According to the latest data from the U.S. Census, at least 30% of households in 185 large and medium-size U.S. cities still lack a wireline broadband connection in 2019.
These are NDIA’s Worst Connected Cities of 2019.
Released by the U.S. Census Bureau in September 2020, the 2019 American Community Survey (ACS) One-Year Estimates includes household Internet access data for a total of 625 U.S. cities or Census designated places with populations of 65,000 or more.
NDIA has ranked all 625 of these communities by two categories:
- the percentage of households without Wireline broadband subscriptions, defined by the ACS as “Broadband such as cable, fiber optic or DSL,” and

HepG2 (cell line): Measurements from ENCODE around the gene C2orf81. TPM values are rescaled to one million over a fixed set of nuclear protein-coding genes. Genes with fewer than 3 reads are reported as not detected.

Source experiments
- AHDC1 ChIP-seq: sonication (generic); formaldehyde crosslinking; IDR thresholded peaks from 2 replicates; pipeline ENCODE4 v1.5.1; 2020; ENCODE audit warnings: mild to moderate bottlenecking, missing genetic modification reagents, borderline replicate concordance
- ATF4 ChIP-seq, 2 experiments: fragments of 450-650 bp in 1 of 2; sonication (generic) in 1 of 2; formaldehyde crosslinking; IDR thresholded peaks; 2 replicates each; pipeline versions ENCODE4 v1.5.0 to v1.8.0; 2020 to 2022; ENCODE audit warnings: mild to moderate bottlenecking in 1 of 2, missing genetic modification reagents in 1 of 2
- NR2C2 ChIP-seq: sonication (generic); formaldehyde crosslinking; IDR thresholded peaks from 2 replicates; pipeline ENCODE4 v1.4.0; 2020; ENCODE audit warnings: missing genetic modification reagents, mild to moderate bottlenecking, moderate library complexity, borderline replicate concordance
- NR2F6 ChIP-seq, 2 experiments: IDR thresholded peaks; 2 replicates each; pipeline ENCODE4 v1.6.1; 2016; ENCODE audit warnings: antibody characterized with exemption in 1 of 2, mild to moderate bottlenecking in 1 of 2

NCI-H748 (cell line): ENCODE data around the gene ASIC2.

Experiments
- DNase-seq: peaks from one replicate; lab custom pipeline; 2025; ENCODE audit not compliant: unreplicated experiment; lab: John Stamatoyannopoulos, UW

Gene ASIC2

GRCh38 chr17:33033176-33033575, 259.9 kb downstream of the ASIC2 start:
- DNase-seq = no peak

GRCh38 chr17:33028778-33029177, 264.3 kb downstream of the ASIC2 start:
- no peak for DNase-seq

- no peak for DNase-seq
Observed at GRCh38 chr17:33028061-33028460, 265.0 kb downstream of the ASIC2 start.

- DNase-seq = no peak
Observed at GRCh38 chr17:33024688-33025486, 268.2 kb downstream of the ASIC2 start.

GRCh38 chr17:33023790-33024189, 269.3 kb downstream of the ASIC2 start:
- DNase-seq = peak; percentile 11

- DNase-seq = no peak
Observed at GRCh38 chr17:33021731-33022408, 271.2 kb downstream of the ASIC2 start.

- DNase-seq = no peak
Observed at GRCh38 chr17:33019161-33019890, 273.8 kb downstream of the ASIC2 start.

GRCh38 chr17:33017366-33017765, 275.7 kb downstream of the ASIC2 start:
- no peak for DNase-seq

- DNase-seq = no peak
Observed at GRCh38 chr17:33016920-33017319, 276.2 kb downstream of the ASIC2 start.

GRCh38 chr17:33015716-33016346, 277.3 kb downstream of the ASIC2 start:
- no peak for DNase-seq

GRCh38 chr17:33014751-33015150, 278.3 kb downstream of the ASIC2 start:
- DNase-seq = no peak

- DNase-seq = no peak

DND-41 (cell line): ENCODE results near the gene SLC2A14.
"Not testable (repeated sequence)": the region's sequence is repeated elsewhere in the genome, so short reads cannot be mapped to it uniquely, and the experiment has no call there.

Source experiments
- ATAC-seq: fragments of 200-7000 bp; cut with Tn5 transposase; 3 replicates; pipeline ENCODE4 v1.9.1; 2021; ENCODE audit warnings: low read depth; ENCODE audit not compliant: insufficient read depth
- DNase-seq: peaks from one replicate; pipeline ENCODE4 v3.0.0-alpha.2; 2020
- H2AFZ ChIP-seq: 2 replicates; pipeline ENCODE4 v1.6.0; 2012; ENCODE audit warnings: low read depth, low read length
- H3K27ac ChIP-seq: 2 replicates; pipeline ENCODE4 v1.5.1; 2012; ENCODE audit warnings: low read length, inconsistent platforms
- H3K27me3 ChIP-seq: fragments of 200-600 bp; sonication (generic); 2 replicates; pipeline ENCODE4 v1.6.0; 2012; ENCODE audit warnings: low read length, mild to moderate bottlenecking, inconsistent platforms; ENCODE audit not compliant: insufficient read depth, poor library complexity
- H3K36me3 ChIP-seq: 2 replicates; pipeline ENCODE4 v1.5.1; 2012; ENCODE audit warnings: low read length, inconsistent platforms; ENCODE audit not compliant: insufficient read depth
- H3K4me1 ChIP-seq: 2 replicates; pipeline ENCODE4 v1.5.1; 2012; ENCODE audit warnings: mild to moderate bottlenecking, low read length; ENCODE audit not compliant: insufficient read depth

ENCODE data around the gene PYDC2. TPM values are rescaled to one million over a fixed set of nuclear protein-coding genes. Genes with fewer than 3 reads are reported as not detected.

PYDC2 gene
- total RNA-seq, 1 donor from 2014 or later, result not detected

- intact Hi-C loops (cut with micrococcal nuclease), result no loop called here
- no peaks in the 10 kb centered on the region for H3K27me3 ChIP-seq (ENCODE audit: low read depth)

- the percentage of each community’s households that lacked broadband Internet subscriptions of any type, including mobile data plans.
The results can be seen in the interactive maps and table below.
Note that this data is not an indication of the availability of home broadband service, but rather of the extent to which households are actually connected to it.
All data is from Table B28002, “PRESENCE AND TYPES OF INTERNET SUBSCRIPTIONS IN HOUSEHOLD”, in the 2019 American Community Survey One-Year Estimates.
These interactive maps visualize two categories—the percentage of households with no wireline (cable, DSL, fiber), and the percentage of households with no broadband including mobile data plans.
In the table, red and yellow markers show cities with 65,000+ residents where at least 30% of all households were without cable, DSL or fiber Internet subscriptions in 2019. In the cities with red markers, at least one in five households lacked broadband subscriptions of any type, including cellular data plans.
Source: 2019 American Community Survey One Year Estimates, Table B28002